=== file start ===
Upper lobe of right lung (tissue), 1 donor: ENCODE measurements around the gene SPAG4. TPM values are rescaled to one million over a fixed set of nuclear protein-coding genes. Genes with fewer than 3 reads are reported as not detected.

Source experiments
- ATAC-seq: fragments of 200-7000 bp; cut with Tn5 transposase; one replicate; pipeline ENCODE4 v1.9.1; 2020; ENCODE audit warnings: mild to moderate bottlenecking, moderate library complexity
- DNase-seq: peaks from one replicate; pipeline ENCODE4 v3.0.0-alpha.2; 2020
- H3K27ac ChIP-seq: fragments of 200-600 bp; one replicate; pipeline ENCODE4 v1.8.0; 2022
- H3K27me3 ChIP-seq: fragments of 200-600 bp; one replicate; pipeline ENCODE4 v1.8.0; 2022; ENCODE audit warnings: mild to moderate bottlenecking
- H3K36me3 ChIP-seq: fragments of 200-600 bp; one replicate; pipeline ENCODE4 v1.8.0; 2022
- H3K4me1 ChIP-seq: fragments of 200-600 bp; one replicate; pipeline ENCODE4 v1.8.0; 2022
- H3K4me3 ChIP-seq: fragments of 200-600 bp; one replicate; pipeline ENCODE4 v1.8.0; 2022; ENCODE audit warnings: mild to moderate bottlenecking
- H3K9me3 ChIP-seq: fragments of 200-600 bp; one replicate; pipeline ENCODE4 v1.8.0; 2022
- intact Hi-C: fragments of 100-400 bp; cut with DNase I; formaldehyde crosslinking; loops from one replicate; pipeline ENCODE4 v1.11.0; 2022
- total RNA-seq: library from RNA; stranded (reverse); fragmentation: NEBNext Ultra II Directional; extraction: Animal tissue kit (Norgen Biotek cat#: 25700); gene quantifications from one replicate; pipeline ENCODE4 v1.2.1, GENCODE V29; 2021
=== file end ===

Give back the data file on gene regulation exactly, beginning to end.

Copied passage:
Upper lobe of right lung (tissue), 1 donor: ENCODE measurements around the gene SPAG4. TPM values are rescaled to one million over a fixed set of nuclear protein-coding genes. Genes with fewer than 3 reads are reported as not detected.

Source experiments
- ATAC-seq: fragments of 200-7000 bp; cut with Tn5 transposase; one replicate; pipeline ENCODE4 v1.9.1; 2020; ENCODE audit warnings: mild to moderate bottlenecking, moderate library complexity
- DNase-seq: peaks from one replicate; pipeline ENCODE4 v3.0.0-alpha.2; 2020
- H3K27ac ChIP-seq: fragments of 200-600 bp; one replicate; pipeline ENCODE4 v1.8.0; 2022
- H3K27me3 ChIP-seq: fragments of 200-600 bp; one replicate; pipeline ENCODE4 v1.8.0; 2022; ENCODE audit warnings: mild to moderate bottlenecking
- H3K36me3 ChIP-seq: fragments of 200-600 bp; one replicate; pipeline ENCODE4 v1.8.0; 2022
- H3K4me1 ChIP-seq: fragments of 200-600 bp; one replicate; pipeline ENCODE4 v1.8.0; 2022
- H3K4me3 ChIP-seq: fragments of 200-600 bp; one replicate; pipeline ENCODE4 v1.8.0; 2022; ENCODE audit warnings: mild to moderate bottlenecking
- H3K9me3 ChIP-seq: fragments of 200-600 bp; one replicate; pipeline ENCODE4 v1.8.0; 2022
- intact Hi-C: fragments of 100-400 bp; cut with DNase I; formaldehyde crosslinking; loops from one replicate; pipeline ENCODE4 v1.11.0; 2022
- total RNA-seq: library from RNA; stranded (reverse); fragmentation: NEBNext Ultra II Directional; extraction: Animal tissue kit (Norgen Biotek cat#: 25700); gene quantifications from one replicate; pipeline ENCODE4 v1.2.1, GENCODE V29; 2021